Baroreflex control of renal sympathetic nerve activity and spontaneous rhythms at Mayer wave's frequency in rats.Auton Neurosci. 2004 Apr 30; 111(2):80-8.AN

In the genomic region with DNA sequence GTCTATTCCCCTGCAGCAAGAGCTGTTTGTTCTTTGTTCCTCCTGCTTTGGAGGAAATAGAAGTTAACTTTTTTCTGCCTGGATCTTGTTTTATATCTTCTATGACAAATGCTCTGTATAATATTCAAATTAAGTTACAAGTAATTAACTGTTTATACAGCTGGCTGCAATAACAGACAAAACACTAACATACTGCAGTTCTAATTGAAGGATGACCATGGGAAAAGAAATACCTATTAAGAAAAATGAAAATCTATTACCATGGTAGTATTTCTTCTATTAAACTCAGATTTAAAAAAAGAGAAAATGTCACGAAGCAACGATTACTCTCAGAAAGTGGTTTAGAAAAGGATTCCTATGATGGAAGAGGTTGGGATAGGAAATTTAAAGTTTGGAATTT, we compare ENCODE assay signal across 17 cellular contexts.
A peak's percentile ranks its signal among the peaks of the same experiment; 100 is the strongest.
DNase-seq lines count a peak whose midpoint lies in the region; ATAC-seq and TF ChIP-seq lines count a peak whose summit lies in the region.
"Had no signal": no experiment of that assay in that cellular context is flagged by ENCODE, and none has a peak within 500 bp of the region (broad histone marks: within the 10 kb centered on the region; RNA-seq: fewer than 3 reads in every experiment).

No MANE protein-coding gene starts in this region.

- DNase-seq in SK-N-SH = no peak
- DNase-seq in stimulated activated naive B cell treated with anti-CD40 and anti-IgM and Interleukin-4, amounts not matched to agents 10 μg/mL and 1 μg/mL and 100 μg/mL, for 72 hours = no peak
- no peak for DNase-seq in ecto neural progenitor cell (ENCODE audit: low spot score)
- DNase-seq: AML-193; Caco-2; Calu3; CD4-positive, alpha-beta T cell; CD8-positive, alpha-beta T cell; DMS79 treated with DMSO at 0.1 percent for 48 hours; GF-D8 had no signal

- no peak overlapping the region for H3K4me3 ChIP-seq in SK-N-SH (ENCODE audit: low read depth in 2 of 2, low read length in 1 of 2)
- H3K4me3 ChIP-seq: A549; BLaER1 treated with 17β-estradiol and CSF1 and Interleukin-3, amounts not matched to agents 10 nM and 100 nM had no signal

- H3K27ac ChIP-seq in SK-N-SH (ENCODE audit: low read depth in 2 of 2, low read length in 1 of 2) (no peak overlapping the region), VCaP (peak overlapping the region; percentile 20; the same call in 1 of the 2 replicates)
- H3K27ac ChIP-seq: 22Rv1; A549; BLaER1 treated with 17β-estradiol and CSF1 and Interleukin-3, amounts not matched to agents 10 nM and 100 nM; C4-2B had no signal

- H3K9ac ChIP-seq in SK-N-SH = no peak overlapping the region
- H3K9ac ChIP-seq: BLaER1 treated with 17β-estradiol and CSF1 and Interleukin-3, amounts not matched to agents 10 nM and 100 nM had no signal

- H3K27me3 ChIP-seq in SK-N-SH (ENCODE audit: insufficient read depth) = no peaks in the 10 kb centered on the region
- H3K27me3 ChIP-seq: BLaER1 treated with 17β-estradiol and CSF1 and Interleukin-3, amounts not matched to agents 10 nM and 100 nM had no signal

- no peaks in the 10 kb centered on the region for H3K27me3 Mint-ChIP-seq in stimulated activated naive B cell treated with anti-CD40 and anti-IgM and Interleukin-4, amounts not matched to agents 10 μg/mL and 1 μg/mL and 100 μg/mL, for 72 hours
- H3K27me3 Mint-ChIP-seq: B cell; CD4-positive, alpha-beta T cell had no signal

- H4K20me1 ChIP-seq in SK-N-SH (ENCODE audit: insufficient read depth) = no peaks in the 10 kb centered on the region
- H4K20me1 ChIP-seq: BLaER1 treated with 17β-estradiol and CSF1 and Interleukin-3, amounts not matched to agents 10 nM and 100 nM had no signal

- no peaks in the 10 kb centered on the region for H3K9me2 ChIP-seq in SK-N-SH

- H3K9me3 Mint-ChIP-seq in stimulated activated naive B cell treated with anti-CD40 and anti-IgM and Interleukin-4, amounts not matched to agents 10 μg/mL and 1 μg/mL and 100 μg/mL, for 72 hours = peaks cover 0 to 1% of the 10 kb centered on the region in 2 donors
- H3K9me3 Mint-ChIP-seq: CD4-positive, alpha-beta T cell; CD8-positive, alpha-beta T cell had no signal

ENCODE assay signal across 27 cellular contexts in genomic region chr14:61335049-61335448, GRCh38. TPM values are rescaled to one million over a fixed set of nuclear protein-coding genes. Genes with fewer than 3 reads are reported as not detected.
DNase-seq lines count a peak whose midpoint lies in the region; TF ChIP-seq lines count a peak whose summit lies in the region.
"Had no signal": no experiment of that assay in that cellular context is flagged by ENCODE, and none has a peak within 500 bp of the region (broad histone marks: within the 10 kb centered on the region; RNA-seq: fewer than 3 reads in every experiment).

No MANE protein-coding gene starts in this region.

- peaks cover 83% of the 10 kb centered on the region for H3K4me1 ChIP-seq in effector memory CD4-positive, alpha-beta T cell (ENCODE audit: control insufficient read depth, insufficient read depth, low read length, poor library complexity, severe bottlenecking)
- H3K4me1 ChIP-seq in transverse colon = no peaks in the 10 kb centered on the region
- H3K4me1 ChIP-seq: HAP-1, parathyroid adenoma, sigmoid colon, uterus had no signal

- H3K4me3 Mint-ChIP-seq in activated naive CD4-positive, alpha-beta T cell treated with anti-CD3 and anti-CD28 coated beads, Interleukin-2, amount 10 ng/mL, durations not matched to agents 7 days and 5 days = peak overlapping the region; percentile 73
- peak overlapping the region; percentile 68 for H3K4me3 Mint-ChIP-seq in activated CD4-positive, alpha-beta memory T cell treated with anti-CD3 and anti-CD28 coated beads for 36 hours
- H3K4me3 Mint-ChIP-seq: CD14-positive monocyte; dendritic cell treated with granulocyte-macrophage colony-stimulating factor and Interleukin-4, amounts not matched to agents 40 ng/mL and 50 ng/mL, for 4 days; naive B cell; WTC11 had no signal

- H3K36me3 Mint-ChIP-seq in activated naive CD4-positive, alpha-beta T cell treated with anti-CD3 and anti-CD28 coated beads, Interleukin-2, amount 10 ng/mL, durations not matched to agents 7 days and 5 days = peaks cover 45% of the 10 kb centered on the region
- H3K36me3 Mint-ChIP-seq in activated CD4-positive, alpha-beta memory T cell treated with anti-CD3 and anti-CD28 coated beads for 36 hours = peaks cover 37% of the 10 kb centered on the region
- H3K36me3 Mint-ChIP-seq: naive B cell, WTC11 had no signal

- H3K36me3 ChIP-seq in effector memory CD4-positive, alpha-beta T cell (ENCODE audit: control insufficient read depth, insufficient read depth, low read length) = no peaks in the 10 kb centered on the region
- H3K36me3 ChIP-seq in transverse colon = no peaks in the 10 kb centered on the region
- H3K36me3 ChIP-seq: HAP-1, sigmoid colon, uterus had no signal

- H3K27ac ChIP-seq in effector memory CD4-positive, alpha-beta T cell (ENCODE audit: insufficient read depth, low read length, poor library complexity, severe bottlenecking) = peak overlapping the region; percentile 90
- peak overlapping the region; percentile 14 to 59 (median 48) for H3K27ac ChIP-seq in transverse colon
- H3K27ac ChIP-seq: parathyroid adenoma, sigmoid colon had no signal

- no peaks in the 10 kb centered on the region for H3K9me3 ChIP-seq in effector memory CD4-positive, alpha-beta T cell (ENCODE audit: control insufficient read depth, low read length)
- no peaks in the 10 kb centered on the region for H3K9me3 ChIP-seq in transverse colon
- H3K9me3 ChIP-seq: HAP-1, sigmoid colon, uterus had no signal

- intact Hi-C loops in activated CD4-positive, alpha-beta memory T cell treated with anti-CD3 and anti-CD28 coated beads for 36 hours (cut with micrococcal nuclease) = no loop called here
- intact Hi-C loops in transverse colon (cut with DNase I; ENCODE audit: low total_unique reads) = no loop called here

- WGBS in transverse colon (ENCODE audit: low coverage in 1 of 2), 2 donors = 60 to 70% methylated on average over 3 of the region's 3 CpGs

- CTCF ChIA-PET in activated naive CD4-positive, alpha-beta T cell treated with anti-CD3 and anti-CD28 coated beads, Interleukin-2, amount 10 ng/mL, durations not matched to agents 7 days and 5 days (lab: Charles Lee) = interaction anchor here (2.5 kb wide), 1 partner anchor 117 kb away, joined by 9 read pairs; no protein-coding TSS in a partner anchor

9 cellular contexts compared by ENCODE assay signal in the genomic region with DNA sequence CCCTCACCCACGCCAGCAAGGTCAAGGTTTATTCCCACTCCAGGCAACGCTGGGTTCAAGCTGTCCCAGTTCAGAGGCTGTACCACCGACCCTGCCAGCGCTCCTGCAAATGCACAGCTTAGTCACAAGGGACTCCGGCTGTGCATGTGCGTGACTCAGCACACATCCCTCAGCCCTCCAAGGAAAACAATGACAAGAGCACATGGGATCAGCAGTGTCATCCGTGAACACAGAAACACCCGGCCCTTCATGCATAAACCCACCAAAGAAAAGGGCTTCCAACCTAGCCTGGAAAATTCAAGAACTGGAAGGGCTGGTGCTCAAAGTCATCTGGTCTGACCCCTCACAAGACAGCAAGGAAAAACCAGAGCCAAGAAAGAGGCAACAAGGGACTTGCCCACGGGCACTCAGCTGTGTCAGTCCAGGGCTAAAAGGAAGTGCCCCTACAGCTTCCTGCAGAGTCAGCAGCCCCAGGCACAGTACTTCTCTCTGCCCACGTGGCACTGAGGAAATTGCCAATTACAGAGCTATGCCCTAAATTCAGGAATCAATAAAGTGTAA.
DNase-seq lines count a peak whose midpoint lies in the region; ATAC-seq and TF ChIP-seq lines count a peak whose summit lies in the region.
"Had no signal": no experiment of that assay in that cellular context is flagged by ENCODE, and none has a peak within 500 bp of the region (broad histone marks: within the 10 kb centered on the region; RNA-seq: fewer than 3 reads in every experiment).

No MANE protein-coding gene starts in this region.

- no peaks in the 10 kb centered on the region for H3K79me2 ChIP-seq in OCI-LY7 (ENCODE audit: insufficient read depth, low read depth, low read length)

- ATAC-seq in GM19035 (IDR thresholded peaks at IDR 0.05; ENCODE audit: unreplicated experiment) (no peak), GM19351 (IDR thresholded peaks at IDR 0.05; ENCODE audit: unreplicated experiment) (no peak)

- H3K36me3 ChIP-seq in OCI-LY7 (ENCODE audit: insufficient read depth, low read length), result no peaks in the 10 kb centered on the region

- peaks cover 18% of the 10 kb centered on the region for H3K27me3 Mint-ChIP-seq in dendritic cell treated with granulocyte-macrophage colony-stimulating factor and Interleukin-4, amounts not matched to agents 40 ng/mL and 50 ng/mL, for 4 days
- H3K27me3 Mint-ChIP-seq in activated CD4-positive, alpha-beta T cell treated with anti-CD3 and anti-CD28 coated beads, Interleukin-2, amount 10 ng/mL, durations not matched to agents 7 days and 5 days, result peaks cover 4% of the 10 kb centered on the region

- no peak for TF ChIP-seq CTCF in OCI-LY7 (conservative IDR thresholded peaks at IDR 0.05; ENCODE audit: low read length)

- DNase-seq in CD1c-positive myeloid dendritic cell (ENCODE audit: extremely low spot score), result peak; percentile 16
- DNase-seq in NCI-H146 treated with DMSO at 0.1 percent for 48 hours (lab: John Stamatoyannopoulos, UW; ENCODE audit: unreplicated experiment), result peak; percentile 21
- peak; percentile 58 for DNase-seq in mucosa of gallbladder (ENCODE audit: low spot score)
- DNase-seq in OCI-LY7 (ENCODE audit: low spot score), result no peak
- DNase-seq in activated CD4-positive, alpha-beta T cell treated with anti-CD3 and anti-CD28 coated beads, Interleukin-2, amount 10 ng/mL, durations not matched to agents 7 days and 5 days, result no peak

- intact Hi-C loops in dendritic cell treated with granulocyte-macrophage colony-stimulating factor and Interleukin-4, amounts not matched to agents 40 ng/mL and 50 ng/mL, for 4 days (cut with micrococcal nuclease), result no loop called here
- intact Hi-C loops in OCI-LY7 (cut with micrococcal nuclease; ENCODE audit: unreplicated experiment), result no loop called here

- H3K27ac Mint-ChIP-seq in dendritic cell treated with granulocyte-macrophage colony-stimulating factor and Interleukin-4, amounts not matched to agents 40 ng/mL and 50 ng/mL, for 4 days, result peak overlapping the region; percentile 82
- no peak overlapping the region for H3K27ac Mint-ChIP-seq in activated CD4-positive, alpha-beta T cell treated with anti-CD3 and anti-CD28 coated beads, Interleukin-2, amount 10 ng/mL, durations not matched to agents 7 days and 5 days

The effects of sedation with pentobarbital sodium (15 mg/kg followed by 15.9+/-1.2 mg/kg/h, i.v.) on arterial pressure (AP) Mayer waves and accompanying oscillations of renal sympathetic nerve activity (RSNA) were examined in rats (n=8). As compared with values observed in the conscious state, pentobarbital significantly (P<0.05) decreased AP (from 119+/-2 to 93+/-3 mm Hg), heart rate (HR; from 427+/-11 to 355+/-11 beats/min) and RSNA (from 1.20+/-0.27 to 0.62+/-0.13 microV). The baroreflex control of RSNA was analyzed by fitting a sigmoid logistic function to changes in RSNA and AP observed during nitroprusside and phenylephrine administrations. During pentobarbital infusion, the RSNA-AP relationship was reset towards lower AP values, but neither its maximum gain nor its gain at resting AP were significantly altered (from 6.3+/-1.0 to 5.8+/-1.4 and from 3.2+/-0.5 to 3.8+/-1.3 normalized units (n.u.)/mm Hg, respectively). Spectral power in the frequency band containing Mayer waves (0.29-0.73 Hz) was significantly decreased by pentobarbital for both AP (from 4.65+/-0.90 to 0.95+/-0.25 mm Hg2) and RSNA (from 1437+/-245 to 488+/-79 n.u.2). This effect was mainly secondary to the attenuation of strongly coherent oscillations of both variables at approximately 0.4 Hz. Although previous experimental evidence points to a major involvement of the sympathetic limb of the arterial baroreceptor reflex in the genesis of Mayer waves, the present study indicates that the amplitude of these oscillations cannot be used as a quantitative index of sympathetic baroreflex sensitivity.